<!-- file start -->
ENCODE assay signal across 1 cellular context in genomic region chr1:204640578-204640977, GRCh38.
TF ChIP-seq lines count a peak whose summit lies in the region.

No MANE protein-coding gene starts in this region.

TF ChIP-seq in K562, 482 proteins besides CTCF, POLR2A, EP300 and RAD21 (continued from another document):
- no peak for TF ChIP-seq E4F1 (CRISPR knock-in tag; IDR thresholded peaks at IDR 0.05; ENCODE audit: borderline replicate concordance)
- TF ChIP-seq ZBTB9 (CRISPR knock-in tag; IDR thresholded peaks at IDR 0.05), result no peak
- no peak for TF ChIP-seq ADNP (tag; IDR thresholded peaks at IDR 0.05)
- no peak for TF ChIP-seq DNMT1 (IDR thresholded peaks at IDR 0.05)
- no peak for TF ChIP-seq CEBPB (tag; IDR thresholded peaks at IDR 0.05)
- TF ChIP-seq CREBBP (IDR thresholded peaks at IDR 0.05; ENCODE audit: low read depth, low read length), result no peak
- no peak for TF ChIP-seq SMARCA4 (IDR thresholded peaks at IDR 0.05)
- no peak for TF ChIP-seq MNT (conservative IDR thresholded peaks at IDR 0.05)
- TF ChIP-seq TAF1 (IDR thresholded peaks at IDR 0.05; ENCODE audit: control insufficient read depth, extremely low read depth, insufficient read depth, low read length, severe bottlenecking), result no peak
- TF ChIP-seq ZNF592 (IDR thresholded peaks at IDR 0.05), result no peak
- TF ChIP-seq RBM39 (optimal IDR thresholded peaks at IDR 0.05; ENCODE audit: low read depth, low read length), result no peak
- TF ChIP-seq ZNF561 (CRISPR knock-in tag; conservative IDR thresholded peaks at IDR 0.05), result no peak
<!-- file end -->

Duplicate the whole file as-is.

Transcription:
ENCODE assay signal across 1 cellular context in genomic region chr1:204640578-204640977, GRCh38.
TF ChIP-seq lines count a peak whose summit lies in the region.

No MANE protein-coding gene starts in this region.

TF ChIP-seq in K562, 482 proteins besides CTCF, POLR2A, EP300 and RAD21 (continued from another document):
- no peak for TF ChIP-seq E4F1 (CRISPR knock-in tag; IDR thresholded peaks at IDR 0.05; ENCODE audit: borderline replicate concordance)
- TF ChIP-seq ZBTB9 (CRISPR knock-in tag; IDR thresholded peaks at IDR 0.05), result no peak
- no peak for TF ChIP-seq ADNP (tag; IDR thresholded peaks at IDR 0.05)
- no peak for TF ChIP-seq DNMT1 (IDR thresholded peaks at IDR 0.05)
- no peak for TF ChIP-seq CEBPB (tag; IDR thresholded peaks at IDR 0.05)
- TF ChIP-seq CREBBP (IDR thresholded peaks at IDR 0.05; ENCODE audit: low read depth, low read length), result no peak
- no peak for TF ChIP-seq SMARCA4 (IDR thresholded peaks at IDR 0.05)
- no peak for TF ChIP-seq MNT (conservative IDR thresholded peaks at IDR 0.05)
- TF ChIP-seq TAF1 (IDR thresholded peaks at IDR 0.05; ENCODE audit: control insufficient read depth, extremely low read depth, insufficient read depth, low read length, severe bottlenecking), result no peak
- TF ChIP-seq ZNF592 (IDR thresholded peaks at IDR 0.05), result no peak
- TF ChIP-seq RBM39 (optimal IDR thresholded peaks at IDR 0.05; ENCODE audit: low read depth, low read length), result no peak
- TF ChIP-seq ZNF561 (CRISPR knock-in tag; conservative IDR thresholded peaks at IDR 0.05), result no peak